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Blocking Blue Light Might Be Essential to Better Sleep

The COVID-19 virus has made fundamental changes to the way people live their lives. Folks are spending more time indoors; existing anxieties are heightened, and everyone is trying to find information about when we may regain some semblance of a normal life.

To help, many have been turning to screens more than they normally would. Television, computers, smartphones, and tablet screens have been the only connection to the outside world for many, and screen time is undoubtedly rising.

But it could have a major unintended consequence: poor sleep caused by blue light.

It’s not just the gloomy news and conversations that are causing anxiety to keep you awake. The light that emanates from these devices can influence your circadian rhythm, making it harder to fall asleep.

Being tired isn’t the only drawback of less sleep. It might increase your risk factors for the coronavirus.

Less sleep is associated with high blood pressure, high blood sugar, obesity, and heart disease. All of these conditions can bump your risk for COVID-19. There is research to suggest that blue lights, like those found in your screens, can mess with your body’s natural sleep/wake cycle.

Research has shown that exposure to blue light for extended periods, particularly at night, can suppress melatonin secretion and disrupt circadian rhythm. One study showed that participants exposed to blue light had melatonin suppressed at twice the rate of those exposed to green light.

Further, their circadian rhythm shifted by three hours instead of the 1.5-hour shift experienced by the group exposed to green light. Other research has found that wearing blue-light-blocking goggles can negate the effects of these stimulating lights.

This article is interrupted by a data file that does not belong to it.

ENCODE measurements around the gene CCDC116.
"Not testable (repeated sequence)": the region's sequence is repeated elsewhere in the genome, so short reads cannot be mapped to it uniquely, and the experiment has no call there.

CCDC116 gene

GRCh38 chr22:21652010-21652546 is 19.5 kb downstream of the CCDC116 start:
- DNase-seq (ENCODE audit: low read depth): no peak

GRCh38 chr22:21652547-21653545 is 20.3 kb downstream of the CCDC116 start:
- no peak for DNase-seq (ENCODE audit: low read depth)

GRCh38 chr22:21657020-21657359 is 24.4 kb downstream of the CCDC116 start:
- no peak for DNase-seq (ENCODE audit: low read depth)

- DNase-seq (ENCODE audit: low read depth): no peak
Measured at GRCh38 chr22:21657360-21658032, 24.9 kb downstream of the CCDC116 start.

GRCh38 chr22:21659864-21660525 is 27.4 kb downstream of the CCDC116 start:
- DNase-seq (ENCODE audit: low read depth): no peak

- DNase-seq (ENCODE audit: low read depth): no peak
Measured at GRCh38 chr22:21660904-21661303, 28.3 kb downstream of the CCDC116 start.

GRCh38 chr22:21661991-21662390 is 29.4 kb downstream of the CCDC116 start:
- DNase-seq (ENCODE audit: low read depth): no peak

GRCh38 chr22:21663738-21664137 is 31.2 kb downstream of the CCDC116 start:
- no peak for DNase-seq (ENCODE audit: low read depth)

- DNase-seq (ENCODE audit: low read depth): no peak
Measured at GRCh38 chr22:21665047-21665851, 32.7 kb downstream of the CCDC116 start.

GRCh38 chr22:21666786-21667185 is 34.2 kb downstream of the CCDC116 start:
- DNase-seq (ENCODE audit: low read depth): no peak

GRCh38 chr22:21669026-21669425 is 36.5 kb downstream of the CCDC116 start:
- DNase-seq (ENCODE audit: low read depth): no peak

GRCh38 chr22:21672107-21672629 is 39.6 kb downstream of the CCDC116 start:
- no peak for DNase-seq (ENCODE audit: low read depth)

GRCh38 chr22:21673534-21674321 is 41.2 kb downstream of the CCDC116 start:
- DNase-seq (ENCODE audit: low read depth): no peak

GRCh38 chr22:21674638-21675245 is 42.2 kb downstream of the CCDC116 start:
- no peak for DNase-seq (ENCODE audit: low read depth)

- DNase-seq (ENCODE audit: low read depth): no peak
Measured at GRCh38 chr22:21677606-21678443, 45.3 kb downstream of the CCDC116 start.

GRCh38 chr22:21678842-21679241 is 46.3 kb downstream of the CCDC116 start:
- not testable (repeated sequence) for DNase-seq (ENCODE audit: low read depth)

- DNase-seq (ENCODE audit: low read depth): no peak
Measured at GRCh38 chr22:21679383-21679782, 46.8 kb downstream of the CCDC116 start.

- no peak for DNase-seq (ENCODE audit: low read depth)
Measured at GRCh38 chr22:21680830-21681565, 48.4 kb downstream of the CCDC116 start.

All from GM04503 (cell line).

Blue light can be useful in the daytime. It can boost mood and energy while making you more productive. But once the sun starts to go down, they can impede melatonin secretion and sleep.

Most smartphones and tablets are now included with options that can limit blue light exposure. All you have to do is set a time for it to kick in and your screen will produce dimmer light wavelengths. My light filter, for example, kicks in at 5 PM each day.

Another way to protect yourself from too much blue light exposure at night is to stop looking at screens about three hours before bed. Instead, use the time to read, relax, chat with a friend, or do another non-screen activity.

Using dim lights, like a red light or a candle, can also help you stay on track with your body’s natural cycles.

Lastly, getting outside during the day, particularly in the morning, can boost your ability to sleep at night. Exposing yourself to natural light might be one of the best sleep aids available.


Author Bio

Mohan Garikiparithi got his degree in medicine from Osmania University (University of Health Sciences). He practiced clinical medicine for over a decade before he shifted his focus to the field of health communications. During his active practice he served as the head of the Dept. of Microbiology in a diagnostic centre in India. On a three-year communications program in Germany, Mohan developed a keen interest in German Medicine (Homoeopathy), and other alternative systems of medicine. He now advocates treating different medical conditions without the use of traditional drugs. An ardent squash player, Mohan believes in the importance of fitness and wellness.

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https://www.healthline.com/nutrition/block-blue-light-to-sleep-better
https://www.health.harvard.edu/staying-healthy/blue-light-has-a-dark-side

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